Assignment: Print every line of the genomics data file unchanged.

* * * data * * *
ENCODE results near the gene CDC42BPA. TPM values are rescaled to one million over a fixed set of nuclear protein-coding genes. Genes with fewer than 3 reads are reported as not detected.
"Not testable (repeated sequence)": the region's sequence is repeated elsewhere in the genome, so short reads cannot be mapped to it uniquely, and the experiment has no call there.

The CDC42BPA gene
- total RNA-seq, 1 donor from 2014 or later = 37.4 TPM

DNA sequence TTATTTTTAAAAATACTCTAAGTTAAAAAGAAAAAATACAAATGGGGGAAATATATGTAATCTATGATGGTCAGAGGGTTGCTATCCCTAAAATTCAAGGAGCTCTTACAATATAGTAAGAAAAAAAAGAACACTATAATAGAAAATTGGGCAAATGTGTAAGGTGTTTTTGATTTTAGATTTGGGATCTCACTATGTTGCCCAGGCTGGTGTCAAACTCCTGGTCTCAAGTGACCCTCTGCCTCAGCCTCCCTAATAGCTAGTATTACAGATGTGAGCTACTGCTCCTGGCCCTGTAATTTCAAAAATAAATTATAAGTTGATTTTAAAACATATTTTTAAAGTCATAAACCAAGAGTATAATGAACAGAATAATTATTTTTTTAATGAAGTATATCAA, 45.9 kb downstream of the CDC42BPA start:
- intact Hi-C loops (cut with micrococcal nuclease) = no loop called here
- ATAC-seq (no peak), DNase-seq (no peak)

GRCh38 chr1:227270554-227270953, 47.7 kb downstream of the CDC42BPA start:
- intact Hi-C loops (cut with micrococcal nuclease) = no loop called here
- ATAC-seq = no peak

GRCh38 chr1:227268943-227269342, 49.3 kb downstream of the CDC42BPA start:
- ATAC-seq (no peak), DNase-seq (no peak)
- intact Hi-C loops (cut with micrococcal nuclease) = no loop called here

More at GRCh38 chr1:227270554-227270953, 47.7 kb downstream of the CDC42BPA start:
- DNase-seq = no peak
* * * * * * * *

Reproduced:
ENCODE results near the gene CDC42BPA. TPM values are rescaled to one million over a fixed set of nuclear protein-coding genes. Genes with fewer than 3 reads are reported as not detected.
"Not testable (repeated sequence)": the region's sequence is repeated elsewhere in the genome, so short reads cannot be mapped to it uniquely, and the experiment has no call there.

The CDC42BPA gene
- total RNA-seq, 1 donor from 2014 or later = 37.4 TPM

DNA sequence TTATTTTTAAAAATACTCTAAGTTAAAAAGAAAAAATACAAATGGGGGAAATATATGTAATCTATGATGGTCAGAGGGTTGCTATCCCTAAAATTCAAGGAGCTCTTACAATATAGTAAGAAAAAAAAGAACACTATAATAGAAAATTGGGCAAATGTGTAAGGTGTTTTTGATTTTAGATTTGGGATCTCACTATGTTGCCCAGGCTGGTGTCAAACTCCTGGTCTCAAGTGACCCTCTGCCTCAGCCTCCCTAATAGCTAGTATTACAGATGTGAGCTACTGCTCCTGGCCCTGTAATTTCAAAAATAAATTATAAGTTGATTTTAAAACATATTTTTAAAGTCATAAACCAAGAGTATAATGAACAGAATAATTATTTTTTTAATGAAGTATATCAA, 45.9 kb downstream of the CDC42BPA start:
- intact Hi-C loops (cut with micrococcal nuclease) = no loop called here
- ATAC-seq (no peak), DNase-seq (no peak)

GRCh38 chr1:227270554-227270953, 47.7 kb downstream of the CDC42BPA start:
- intact Hi-C loops (cut with micrococcal nuclease) = no loop called here
- ATAC-seq = no peak

GRCh38 chr1:227268943-227269342, 49.3 kb downstream of the CDC42BPA start:
- ATAC-seq (no peak), DNase-seq (no peak)
- intact Hi-C loops (cut with micrococcal nuclease) = no loop called here

More at GRCh38 chr1:227270554-227270953, 47.7 kb downstream of the CDC42BPA start:
- DNase-seq = no peak